Indirect references to variables

John Gardner gardnerjohng at gmail.com
Wed Dec 9 06:46:26 UTC 2015


Never mind. This is beginning to south like too much of a damn edge case
for it to be of language-wide relevance.

Pretend this discussion never happened.
On 09/12/2015 5:40 PM, "Jordan Harband" <ljharb at gmail.com> wrote:

> Can you not put each class in its own module, and simply require, by name,
> the one you want?
>
> On Tue, Dec 8, 2015 at 10:19 PM, John Gardner <gardnerjohng at gmail.com>
> wrote:
>
>> Only at top-level. This issue actually surfaced when I realised I had no
>> way to indirectly access classes by name... and for some reason, neither
>> the global object nor the eval hack were returning anything. It worked fine
>> for simple variables, so I wondered if that was an intentional side-effect
>> of classes in ECMAScript.
>>
>> (Of course, if not, it may actually be an issue with V8's
>> implementation...)
>> On 09/12/2015 5:05 PM, "Bradley Meck" <bradley.meck at gmail.com> wrote:
>>
>>> Are you putting hundreds of classes into a single scope?
>>>
>>> On Tue, Dec 8, 2015 at 11:56 PM, John Gardner <gardnerjohng at gmail.com>
>>> wrote:
>>>
>>>> Trouble is, if one has literally hundreds of classes or functions that
>>>> need to be matched, they'd rather not pool them all into one massive object
>>>> literal for the sake of easier mapping. DRY principle fully relevant.
>>>>
>>>> Also, yes, while it would be a pain for static type analysis, it
>>>> wouldn't necessarily be the same as `eval`. Eval executes arbitrary code,
>>>> whereas the indirect references would only point to modifiers only:
>>>>
>>>>     var className = \"doSomethingSinister(/etc/passwd/);"
>>>>
>>>> That line would literally be looking for a property in the current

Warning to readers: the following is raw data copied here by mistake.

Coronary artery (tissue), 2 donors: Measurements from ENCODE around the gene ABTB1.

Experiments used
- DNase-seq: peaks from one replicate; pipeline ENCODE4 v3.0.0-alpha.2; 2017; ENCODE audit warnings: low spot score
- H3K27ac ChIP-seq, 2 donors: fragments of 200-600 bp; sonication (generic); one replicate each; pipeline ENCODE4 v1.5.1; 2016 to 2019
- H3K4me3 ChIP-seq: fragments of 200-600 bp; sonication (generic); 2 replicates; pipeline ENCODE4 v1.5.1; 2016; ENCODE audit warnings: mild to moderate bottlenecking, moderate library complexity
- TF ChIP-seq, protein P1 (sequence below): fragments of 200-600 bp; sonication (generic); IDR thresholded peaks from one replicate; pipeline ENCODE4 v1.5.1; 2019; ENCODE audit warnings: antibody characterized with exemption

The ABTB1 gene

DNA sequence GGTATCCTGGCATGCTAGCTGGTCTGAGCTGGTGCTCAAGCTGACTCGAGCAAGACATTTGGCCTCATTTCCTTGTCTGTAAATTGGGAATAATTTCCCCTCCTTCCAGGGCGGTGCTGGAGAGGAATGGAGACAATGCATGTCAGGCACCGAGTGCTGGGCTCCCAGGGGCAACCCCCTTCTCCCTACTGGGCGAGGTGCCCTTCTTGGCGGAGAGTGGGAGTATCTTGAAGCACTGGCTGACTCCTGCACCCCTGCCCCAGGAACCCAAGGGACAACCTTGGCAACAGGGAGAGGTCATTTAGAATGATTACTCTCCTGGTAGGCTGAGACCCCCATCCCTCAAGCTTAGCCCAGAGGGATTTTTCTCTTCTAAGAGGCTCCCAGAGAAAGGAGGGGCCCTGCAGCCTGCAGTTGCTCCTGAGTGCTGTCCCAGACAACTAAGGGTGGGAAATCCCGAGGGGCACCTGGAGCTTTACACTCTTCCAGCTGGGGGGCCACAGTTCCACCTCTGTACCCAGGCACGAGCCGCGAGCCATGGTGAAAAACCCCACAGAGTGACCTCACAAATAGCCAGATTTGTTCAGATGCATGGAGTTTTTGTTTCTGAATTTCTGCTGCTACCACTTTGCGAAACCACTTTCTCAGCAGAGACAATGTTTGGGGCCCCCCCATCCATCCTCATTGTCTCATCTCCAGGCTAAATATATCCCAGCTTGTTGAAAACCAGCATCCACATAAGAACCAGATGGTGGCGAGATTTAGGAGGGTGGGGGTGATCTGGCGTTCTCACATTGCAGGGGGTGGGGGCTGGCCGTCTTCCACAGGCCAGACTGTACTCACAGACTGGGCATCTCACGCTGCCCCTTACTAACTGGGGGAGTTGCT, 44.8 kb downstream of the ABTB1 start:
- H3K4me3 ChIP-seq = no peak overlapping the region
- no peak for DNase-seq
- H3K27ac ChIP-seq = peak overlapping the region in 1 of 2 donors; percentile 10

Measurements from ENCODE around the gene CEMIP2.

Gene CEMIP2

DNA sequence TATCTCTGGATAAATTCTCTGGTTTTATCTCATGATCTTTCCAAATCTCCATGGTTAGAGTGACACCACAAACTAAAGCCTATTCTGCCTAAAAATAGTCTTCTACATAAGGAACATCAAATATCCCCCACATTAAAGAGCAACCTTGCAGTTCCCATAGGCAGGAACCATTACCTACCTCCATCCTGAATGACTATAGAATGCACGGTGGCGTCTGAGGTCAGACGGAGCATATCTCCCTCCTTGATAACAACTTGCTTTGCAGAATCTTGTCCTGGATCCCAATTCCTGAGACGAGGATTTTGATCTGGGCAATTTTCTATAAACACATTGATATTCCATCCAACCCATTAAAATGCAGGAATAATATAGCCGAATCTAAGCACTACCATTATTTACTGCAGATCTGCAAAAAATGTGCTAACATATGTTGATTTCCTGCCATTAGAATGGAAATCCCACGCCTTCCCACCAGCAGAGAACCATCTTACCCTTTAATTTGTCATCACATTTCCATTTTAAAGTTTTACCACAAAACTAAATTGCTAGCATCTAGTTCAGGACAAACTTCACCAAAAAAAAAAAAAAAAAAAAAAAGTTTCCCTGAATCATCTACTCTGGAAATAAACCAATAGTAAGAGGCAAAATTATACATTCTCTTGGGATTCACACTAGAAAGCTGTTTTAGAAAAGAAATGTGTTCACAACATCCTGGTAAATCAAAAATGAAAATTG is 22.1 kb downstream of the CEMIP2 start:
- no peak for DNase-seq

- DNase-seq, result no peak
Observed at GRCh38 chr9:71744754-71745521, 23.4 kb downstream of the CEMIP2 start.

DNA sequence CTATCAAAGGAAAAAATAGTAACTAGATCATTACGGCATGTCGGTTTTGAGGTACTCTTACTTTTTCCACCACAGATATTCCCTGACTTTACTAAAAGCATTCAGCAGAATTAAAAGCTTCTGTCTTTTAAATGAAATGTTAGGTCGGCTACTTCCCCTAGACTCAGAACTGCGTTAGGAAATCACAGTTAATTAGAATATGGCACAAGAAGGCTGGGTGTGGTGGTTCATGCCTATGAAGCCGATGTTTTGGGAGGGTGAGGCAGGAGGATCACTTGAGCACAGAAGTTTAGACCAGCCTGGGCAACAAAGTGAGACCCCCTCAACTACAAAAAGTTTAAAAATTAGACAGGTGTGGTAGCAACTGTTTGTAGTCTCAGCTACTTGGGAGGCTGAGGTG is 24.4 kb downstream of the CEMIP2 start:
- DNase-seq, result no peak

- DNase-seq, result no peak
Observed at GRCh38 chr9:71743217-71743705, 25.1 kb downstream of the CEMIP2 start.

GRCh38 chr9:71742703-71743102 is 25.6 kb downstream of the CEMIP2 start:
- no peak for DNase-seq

>>>> scope that'd be named this:
>>>>
>>>>     global["doSomethingSinister(/etc/passwd/);"]
>>>>     window["doSomethingSinister(/etc/passwd/);"]
>>>>
>>>>
>>>>
>>>> On 9 December 2015 at 16:09, Frankie Bagnardi <f.bagnardi at gmail.com>
>>>> wrote:
>>>>
>>>>> This is a common situation, but one easily solved by object literals.
>>>>> Reflecting on the scope is confusing and would hurt tooling (it's
>>>>> essentially eval).
>>>>>
>>>>> ```js
>>>>> var mapping = {Polygon: Polygon};
>>>>> var meshClass = mapping[ajaxData.className];
>>>>> ```
>>>>>
>>>>>
>>>>>
>>>>>
>>>>> On Tue, Dec 8, 2015 at 9:53 PM, John Gardner <gardnerjohng at gmail.com>
>>>>> wrote:
>>>>>
>>>>>> ECMAScript currently offers no clean way to "dereference" a variable
>>>>>> in the current scope. For instance, assume an author wishes to obtain a
>>>>>> reference to a class using a variable that holds its name:
>>>>>>
>>>>>>     class Paintbrush{  }
>>>>>>
>>>>>>     let className = "Paintbrush";
>>>>>>
>>>>>>     // Would only work in browsers, not NodeJS
>>>>>>     console.log( window[className] );
>>>>>>
>>>>>>     // Doesn't even work in NodeJS
>>>>>>     console.log( global[className] || this[className] );
>>>>>>
>>>>>> A hacky workaround is to create an anonymous function that simply
>>>>>> returns a reference to the named variable:
>>>>>>
>>>>>>     function dereference(name){
>>>>>>         return new Function([], "return " + name)();
>>>>>>     }
>>>>>>     dereference("Paintbrush") === Paintbrush; // true
>>>>>>
>>>>>> This isn't an elegant solution, nor a preferable one. Another
>>>>>> approach might be to leverage `eval`, which opens up the obvious issues of
>>>>>> performance and security.
>>>>>>
>>>>>> Having a way of indirectly referencing another variable would fix
>>>>>> this:
>>>>>>
>>>>>>     class Paintbrush{  }
>>>>>>
>>>>>>     let className       = "Paintbrush";
>>>>>>
>>>>>>     let classReference  = \className;
>>>>>>     console.log(classReference === Paintbrush); // true
>>>>>>
>>>>>> Sticking a backslash before a bareword identifier creates a reference
>>>>>> to an object whose name matches the identifier's string value. If no such
>>>>>> object exists in the current scope, it simply returns `undefined`.
>>>>>>
>>>>>> I can't see this being used in everyday programs, but it would
>>>>>> facilitate Ajax programming considerably, where classes or functions can
>>>>>> only be specified by name:
>>>>>>
>>>>>>     {"className":"Polygon", "vertices": [[0,0]...] }
>>>>>>
>>>>>>     let meshClass = \ajaxData.className;
>>>>>>     if(meshClass instanceof Mesh){
>>>>>>         new meshClass(ajaxData.vertices);
>>>>>>     }
>>>>>>
>>>>>>
>>>>>>
>>>>>>
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>>>>>>
>>>>>>
>>>>>
>>>>
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>>>
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>
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